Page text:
Back in December 2019, when we were organizing the first !!Con West and trying to line up sponsorships, I was exchanging a lot of email with folks at tech companies who we hoped would sponsor the conference.1 During one of those conversations, the developer relations person I was talking to made an offhand comment that struck a chord with me: “I’m so glad I can send you emails with multiple exclamation points and not feel like a weirdo like I sometimes do.”
I tweeted about that, then forgot about it for a while. But during the ramp-up to this year’s !!Con, I was reminded of that conversation by a tweet from Amanda Visconti in March. “I am so here for @bangbangcon’s feminist commitment to joy, wonder, and exclamation points in techwork”, she wrote.
You know, in eight years of working on !!Con, I’m not sure if we’ve ever explicitly articulated the idea that puting an emphasis on joy, excitement, and exclamation points is feminist. But it is!
There’s this well-known phenomenon of women having to carefully manage how we use exclamation points. I’m sure there’s, y’know, actual scholarship on this, from people who actually study this kind of thing, but all you have to do is search Twitter for something like “men exclamation points email” to find hundreds of anecdotes. There are women who are frustrated about having to add exclamation points, and women who are frustrated about having to remove them. The point is, you’re damned if you do and damned if you don’t. If we use exclamation points, we’ll be seen as unprofessional, flighty, inexperienced, and not to be taken seriously. If we don’t use them, we’ll be seen as nagging, abrasive, and cold.
Since there’s no way to win the game, the only thing you can do is to try to come up with a way to subvert it, to undermine its power. So at !!Con, that’s what we do. You must use at least one exclamation point in the title of your !!Con talk. It is mandatory. There is no more dilemma, because there is no more choice. You might think that this leads to a miserable experience of Enforced Chipperness, but since participation in !!Con itself is opt-in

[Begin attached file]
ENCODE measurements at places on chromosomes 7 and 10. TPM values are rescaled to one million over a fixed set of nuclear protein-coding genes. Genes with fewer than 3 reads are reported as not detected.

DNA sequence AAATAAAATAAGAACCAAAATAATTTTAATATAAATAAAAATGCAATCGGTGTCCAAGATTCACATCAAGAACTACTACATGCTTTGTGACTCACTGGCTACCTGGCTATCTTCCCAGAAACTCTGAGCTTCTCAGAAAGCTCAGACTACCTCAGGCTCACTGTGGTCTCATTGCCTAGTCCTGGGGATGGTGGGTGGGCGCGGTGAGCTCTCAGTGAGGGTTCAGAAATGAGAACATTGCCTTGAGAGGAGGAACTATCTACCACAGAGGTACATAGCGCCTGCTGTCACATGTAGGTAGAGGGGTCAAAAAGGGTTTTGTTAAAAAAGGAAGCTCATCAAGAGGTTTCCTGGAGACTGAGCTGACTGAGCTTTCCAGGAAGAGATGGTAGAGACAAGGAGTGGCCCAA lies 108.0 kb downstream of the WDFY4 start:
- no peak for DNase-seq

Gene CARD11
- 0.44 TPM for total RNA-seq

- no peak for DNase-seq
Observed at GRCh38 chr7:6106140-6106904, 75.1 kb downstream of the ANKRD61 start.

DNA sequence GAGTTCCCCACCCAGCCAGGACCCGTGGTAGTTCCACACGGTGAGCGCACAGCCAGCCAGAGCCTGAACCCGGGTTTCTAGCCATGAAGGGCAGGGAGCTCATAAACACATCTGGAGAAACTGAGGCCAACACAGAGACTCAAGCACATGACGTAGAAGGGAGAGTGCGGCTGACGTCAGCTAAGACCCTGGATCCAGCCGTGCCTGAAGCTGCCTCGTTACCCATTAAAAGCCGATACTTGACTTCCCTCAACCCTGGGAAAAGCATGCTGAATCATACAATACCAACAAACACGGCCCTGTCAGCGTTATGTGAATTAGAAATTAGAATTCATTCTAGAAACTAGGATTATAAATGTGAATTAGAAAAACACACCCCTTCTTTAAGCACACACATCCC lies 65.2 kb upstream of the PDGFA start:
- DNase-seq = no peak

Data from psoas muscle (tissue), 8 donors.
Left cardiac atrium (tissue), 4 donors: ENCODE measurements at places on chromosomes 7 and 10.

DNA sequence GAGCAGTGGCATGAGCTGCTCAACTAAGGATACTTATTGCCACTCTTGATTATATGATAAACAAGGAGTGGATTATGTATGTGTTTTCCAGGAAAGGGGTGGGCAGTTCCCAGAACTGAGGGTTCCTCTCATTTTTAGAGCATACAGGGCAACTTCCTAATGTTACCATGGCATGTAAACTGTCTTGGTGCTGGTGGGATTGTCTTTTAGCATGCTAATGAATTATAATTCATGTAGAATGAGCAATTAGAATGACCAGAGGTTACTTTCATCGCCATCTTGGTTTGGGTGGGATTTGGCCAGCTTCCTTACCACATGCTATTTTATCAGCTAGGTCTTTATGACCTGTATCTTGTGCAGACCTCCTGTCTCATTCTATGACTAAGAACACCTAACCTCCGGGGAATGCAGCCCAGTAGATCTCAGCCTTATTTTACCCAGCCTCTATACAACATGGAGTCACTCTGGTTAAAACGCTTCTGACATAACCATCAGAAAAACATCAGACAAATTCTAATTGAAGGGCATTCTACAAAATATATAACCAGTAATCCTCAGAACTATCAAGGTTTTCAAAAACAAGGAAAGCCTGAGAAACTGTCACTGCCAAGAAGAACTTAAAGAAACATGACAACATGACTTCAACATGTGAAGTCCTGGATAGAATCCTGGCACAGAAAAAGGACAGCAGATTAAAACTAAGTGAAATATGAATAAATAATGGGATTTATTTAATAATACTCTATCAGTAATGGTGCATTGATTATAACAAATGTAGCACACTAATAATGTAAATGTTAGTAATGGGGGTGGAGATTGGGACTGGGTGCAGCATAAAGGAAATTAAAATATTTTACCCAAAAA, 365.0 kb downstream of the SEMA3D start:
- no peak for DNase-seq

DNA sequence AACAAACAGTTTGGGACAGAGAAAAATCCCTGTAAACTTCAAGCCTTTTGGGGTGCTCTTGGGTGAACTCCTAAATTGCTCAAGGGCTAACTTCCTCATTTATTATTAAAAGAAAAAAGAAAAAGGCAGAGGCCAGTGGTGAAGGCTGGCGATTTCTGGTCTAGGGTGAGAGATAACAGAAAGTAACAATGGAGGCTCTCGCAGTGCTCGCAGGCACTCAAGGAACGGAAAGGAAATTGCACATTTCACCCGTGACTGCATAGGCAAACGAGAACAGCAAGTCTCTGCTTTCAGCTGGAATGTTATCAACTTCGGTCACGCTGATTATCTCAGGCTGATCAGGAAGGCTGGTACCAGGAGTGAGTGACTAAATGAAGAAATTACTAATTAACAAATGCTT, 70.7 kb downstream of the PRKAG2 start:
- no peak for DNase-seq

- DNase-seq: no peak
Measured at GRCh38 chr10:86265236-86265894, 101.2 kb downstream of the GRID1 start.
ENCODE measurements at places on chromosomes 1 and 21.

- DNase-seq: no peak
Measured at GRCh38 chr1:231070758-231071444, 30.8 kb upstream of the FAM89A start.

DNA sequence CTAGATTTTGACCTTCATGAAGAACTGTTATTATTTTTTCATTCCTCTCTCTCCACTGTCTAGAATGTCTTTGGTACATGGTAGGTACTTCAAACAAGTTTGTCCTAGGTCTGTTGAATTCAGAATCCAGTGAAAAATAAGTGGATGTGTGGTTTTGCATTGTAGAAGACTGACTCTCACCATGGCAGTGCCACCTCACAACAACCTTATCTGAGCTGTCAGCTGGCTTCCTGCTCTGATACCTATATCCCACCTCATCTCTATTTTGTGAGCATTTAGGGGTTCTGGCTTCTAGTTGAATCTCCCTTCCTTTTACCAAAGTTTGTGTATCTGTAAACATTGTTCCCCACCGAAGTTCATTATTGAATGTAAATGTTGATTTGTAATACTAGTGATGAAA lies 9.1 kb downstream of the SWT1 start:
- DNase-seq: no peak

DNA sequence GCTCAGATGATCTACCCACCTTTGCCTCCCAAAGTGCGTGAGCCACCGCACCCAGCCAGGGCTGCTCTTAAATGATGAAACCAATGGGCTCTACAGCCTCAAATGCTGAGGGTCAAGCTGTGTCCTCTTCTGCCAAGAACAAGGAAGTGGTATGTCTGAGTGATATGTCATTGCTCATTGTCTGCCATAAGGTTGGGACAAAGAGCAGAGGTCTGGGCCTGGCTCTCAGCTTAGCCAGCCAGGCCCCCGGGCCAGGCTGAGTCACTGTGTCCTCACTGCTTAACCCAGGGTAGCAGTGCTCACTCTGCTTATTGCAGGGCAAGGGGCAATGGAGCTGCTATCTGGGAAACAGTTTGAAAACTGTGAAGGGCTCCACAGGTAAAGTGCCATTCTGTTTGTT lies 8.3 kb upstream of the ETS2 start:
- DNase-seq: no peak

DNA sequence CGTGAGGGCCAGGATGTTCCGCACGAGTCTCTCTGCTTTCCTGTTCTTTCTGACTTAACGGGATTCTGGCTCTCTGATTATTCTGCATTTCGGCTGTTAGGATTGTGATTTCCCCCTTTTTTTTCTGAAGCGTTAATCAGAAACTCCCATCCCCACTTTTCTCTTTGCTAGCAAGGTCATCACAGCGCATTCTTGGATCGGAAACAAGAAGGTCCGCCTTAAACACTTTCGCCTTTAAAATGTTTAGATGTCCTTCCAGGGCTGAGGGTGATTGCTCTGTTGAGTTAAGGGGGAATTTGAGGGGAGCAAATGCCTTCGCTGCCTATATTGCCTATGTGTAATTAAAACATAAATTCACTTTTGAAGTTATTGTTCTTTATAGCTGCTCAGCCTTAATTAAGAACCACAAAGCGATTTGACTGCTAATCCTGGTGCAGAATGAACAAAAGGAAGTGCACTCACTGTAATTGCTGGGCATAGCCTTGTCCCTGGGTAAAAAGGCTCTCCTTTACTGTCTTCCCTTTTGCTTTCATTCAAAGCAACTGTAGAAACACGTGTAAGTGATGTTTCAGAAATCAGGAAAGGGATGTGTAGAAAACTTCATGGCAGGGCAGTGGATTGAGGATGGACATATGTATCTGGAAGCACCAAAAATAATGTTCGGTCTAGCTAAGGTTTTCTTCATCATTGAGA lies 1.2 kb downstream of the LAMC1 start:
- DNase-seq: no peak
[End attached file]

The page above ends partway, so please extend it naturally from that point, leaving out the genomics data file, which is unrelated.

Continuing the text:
I talked about this a bit in a podcast interview with Phil Guo back in 2016:
We had talks this year that made people laugh, that made people cry, that made people scream, “Holy shit!” — and this doesn’t necessarily happen at the average conference. In fact, we’ve had people react to the videos of !!Con that are available on the Web, saying, “This audience sounds way too happy. They’re laughing way too much. Are they drunk?” You know? “Is this…? How can this be? How could people be expressing this much enthusiasm at a programming conference?”
And I think that one thing that makes !!Con special is that we try to create an environment in which it is safe to be as enthusiastic as you want to be. There’s no need to, you know, act cool and jaded at !!Con. And that’s good, because the kinds of things that you will see are absolutely stunning. We had a talk this year from Sina Bahram, who’s a blind hacker, and he showed us how he interacted with JAWS, his screen reader, at…I don’t remember how fast it was, but it was — uh, it was way faster than the average person can hear. He was listening to his screen reader, coding this way. He was listening to music while he was doing this. And it was an absolutely stunning demonstration of, you know, what he’s capable of, and what the technology is capable of. I said a second ago that there were talks that made people scream, “Holy shit!” — I was the person screaming, “Holy shit” while this was going on, because it was so absolutely stunning. And that’s, I think, typical for !!Con.